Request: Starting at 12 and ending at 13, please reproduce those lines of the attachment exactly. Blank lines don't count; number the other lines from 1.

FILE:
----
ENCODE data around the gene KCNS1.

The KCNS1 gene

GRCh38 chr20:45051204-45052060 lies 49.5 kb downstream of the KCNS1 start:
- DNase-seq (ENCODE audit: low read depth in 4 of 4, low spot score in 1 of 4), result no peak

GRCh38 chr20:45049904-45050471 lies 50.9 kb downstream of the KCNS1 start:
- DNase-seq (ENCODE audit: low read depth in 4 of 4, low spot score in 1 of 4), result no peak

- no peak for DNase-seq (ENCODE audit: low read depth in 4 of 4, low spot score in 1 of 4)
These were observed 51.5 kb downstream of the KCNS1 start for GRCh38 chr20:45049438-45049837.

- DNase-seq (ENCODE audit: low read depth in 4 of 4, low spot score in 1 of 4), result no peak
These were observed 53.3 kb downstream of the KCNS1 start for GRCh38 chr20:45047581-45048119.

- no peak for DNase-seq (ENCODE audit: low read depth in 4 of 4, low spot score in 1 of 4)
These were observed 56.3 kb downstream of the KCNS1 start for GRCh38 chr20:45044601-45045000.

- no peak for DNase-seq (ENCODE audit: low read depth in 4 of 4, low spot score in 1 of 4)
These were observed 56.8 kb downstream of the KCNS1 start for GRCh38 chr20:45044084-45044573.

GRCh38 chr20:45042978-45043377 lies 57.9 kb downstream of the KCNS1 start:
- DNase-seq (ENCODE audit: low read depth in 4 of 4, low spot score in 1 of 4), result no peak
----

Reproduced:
These were observed 56.3 kb downstream of the KCNS1 start for GRCh38 chr20:45044601-45045000.

- no peak for DNase-seq (ENCODE audit: low read depth in 4 of 4, low spot score in 1 of 4)